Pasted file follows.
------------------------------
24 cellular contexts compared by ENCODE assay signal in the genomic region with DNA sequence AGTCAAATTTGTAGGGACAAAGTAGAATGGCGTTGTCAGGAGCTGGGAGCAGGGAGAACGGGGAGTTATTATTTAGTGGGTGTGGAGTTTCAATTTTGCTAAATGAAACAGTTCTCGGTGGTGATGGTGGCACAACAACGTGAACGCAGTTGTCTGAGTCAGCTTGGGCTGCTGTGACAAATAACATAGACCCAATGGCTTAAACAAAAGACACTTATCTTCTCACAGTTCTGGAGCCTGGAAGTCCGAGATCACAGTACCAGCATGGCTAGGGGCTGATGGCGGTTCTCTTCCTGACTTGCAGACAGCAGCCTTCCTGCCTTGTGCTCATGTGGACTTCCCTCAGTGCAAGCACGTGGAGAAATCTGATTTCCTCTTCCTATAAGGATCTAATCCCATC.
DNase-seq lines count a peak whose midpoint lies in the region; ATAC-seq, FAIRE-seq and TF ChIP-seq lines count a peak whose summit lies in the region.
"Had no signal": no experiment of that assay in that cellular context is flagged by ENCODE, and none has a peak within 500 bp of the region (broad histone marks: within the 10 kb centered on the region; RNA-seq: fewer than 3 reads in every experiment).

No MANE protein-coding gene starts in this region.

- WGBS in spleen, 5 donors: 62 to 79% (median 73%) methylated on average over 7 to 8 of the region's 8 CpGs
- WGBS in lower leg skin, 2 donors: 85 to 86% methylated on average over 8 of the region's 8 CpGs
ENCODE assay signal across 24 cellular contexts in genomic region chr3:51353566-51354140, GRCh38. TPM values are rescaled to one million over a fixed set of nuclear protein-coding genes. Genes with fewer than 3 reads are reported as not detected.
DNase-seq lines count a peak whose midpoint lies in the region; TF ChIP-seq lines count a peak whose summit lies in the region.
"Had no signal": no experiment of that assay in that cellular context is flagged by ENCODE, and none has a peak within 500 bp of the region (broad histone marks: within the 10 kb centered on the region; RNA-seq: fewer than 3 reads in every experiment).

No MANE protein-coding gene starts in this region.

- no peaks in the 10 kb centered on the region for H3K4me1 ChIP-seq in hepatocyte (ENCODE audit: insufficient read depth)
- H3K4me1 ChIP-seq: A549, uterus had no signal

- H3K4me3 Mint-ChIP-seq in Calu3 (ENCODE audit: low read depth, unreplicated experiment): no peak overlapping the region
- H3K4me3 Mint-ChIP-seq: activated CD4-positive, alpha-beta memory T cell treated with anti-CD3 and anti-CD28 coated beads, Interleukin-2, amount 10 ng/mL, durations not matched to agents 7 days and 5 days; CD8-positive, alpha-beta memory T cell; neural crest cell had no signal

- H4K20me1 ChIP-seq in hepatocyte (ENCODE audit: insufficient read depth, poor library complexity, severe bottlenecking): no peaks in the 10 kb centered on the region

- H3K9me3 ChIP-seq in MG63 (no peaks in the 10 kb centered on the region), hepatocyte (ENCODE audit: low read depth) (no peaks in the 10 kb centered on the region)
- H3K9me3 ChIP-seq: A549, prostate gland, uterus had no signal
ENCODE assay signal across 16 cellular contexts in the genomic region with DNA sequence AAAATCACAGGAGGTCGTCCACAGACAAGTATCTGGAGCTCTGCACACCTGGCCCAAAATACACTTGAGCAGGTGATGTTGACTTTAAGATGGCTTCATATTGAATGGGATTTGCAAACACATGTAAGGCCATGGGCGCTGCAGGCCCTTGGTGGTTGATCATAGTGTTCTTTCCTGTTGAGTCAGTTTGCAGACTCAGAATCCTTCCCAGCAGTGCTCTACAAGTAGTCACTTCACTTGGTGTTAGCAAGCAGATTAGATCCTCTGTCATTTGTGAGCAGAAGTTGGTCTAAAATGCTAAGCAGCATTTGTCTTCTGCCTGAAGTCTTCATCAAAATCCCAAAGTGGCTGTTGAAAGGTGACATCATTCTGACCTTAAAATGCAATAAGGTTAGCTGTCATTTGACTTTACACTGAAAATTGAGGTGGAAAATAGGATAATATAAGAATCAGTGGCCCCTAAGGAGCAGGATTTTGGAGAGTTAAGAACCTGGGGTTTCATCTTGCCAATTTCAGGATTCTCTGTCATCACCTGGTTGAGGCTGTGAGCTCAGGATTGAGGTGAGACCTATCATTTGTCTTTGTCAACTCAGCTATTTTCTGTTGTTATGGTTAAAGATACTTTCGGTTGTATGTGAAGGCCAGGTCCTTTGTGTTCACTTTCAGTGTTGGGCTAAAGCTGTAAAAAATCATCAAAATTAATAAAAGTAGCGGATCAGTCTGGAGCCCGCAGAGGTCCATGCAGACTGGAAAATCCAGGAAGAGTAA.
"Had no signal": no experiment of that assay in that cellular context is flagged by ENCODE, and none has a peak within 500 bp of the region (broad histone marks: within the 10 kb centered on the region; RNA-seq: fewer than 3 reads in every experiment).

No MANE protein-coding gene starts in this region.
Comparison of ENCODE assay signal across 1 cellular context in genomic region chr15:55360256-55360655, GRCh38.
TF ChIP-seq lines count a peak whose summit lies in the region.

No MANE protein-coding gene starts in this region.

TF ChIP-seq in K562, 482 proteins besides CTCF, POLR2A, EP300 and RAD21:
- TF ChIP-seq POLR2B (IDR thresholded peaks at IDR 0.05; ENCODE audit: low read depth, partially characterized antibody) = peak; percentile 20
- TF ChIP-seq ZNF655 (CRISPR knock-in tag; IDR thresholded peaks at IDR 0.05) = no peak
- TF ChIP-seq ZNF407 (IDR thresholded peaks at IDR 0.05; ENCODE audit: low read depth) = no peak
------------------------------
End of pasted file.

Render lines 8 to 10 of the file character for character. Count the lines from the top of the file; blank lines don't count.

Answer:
DNase-seq lines count a peak whose midpoint lies in the region; TF ChIP-seq lines count a peak whose summit lies in the region.
"Had no signal": no experiment of that assay in that cellular context is flagged by ENCODE, and none has a peak within 500 bp of the region (broad histone marks: within the 10 kb centered on the region; RNA-seq: fewer than 3 reads in every experiment).

No MANE protein-coding gene starts in this region.